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Faster, better Dota 2 Python replay parser.
Python
branch: master

README.md

This document is a work in progress. Please open an issue for any technical or other errors you find.

smoke

Fast, complete Dota 2 "demo" (aka "replay") parser written in cython. Cython is a Python-like language which is processed into C and then compiled for execution speed.

You can interact with the smoke library like a normal python library*.

Python 3 support might be possible, if our protobuf library is compatible. Figuring this out is not a priority for us, but feel free to conduct your own investigation. Happy to accept pull requests.

* The installation process is a hair more involved.

Speed

On a fast CPU, smoke parses pro game replays with spectators and commentators at ~103x game time. A full parse on a 57 minute-long TI game replay takes ~33 seconds.

For a normal "pub" game of 47 minutes, a full parse takes ~19 seconds, or around ~148x game time.

You can always omit data you don't need for faster parses. Voice data is a good place to start (see below). The numbers above are upper bounds.

smoke is heavily optimized, but if speed is of utmost concern for you, or if you prefer Java, check out clarity. It is 2-5x faster than smoke.

Platforms

We've successfully compiled and run smoke on these platforms:

  • gcc 4.8.1 (Fedora 19 64-bit, Ubuntu 13.10 32- and 64-bit)
  • gcc 4.8.2 (Fedora 20 64-bit)
  • clang-500.2.79 (Mac OS X 10.9)

It probably doesn't have any serious portability issues at this point.

Halp!

Of course. Join us on quakenet IRC in #dota2replay. But do be patient--if we don't answer immediately, we're probably playing Dota 2.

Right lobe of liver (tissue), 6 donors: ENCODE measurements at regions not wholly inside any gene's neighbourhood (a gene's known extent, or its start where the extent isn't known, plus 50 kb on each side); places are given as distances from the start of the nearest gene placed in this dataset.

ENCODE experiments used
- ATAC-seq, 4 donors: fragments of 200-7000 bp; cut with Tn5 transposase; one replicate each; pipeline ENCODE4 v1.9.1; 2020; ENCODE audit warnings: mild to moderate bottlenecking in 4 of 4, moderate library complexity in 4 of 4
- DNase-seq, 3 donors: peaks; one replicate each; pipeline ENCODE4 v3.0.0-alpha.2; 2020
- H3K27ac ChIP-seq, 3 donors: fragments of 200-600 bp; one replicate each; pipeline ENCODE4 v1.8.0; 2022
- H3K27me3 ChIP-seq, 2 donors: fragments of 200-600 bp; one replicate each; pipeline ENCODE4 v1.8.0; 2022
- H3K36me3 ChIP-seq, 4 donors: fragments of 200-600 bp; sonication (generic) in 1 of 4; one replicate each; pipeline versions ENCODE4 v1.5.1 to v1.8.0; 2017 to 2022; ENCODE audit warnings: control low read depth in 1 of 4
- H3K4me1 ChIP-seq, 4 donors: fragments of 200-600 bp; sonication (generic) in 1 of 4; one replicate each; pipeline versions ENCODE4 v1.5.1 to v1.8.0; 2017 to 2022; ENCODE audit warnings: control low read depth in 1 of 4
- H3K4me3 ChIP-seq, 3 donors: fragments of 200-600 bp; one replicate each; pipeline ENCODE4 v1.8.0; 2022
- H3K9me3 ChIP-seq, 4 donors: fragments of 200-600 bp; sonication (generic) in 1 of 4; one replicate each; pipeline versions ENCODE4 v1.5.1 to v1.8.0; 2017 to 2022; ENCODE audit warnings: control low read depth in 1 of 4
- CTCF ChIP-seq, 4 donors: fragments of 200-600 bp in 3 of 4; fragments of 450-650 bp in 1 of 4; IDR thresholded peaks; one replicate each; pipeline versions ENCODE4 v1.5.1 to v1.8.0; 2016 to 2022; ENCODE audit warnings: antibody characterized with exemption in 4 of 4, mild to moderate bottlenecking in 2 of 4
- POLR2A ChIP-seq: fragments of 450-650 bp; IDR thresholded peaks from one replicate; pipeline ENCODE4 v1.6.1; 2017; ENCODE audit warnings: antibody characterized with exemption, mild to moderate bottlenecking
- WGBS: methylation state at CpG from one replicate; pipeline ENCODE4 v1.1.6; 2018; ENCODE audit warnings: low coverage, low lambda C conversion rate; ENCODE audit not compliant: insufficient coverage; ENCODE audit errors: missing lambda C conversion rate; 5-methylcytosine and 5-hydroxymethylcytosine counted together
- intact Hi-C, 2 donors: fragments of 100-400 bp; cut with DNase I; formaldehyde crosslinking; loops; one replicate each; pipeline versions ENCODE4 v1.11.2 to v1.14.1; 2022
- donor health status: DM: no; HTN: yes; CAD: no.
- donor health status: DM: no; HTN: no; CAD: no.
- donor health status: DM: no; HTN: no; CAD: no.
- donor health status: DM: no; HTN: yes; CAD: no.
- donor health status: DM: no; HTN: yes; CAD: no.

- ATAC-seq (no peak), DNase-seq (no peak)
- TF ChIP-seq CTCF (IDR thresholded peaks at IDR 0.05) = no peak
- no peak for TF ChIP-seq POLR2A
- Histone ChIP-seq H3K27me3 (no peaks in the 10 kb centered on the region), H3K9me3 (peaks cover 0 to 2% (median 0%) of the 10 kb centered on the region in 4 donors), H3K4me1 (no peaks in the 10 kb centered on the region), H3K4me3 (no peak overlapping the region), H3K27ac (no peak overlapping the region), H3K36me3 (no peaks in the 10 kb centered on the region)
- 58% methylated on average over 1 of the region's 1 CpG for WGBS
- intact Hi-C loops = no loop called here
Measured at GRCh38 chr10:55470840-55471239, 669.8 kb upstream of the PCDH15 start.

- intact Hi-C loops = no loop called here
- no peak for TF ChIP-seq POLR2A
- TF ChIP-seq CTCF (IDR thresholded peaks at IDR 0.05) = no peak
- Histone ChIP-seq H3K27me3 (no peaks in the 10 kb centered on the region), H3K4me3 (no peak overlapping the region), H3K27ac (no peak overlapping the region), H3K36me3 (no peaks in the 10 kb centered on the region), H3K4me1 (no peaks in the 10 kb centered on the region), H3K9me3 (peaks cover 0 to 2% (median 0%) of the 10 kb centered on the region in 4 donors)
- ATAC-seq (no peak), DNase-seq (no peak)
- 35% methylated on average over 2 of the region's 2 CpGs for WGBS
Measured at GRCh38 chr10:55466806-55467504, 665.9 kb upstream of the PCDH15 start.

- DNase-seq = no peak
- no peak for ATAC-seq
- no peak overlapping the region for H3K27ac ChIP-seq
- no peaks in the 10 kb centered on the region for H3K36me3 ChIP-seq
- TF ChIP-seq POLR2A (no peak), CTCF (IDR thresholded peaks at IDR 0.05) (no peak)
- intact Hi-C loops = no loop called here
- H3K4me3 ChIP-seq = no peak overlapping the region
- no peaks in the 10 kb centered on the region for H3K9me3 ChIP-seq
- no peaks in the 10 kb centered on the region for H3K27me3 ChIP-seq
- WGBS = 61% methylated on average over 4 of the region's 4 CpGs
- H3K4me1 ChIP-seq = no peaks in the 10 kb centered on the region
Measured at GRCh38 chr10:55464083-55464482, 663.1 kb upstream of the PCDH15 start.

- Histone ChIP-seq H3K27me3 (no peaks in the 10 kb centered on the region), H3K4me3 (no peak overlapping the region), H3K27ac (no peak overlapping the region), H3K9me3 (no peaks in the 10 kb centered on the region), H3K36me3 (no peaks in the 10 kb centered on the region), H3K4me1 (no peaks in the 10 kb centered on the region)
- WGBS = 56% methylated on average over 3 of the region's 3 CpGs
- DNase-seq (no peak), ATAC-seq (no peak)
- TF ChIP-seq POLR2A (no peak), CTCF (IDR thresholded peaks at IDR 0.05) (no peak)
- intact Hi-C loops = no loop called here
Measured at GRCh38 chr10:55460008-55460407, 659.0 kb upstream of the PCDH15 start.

Installation

smoke is authored using python 2.7.x*.

If you use a Unix-like operating system (Linux or Mac OS X), installating smoke should be pretty painless. Windows hackers, halp! If you figure out how to get it running on Windows, let us know. It should be possible.

First, you need a C compiler. OS X users will need to install the Xcode "Command Line Tools" from Apple and a package manager like Homebrew or MacPorts. Ubuntu users may want to install the build-essential package for a quick, standard compiler:

sudo apt-get install build-essential

You will also need python-dev:

sudo apt-get install python-dev

You will need the snappy development libraries. Mac OS X users can get this easily with Homebrew or MacPorts. With Homebrew, for example:

$ brew install snappy
$ brew install protobuf

@jptaylor helpfully points out that OS X Mavericks users need to set some compiler options via environment variables, like so:

export CFLAGS=-Qunused-arguments
export CPPFLAGS=-Qunused-arguments

In Ubuntu, you might install dependencies thusly:

$ sudo apt-get install libsnappy-dev libprotobuf-dev python-dev

And the python libraries, preferably in your virtualenv:

$ pip install cython # http://bit.ly/1dd0JRI for problems with virtualenv
$ pip install palm
$ pip install python-snappy

Next, you must install palm 0.1.9 from source--it's not in PyPI, so you can't get it with pip:

$ git clone https://github.com/bumptech/palm.git && cd palm
$ python setup.py install

Finally, install smoke by cloning it:

$ git clone https://github.com/skadistats/smoke.git && cd smoke
$ python setup.py install

That's it! You're good to go.

Hacking

If you want to hack on smoke, you might consider doing this instead of the second line in the last section above:

$ python setup.py build_ext --inplace # no system install
$ export PYTHONPATH=$PWD

If you hack on smoke, you might occasionally get persistent build failures that have nothing to do with your code (this only applies to --inplace). It's a bit kludgy, but you can reset the build thusly from within your project dir:

$ find . -name \*.so -delete
$ find . -name \*.h -delete
$ find . -name \*.c -delete
$ find . -name \*.pyc -delete
$ rm -rf build

If you have compile or runtime problems after this, it's not Cython.

Replay Data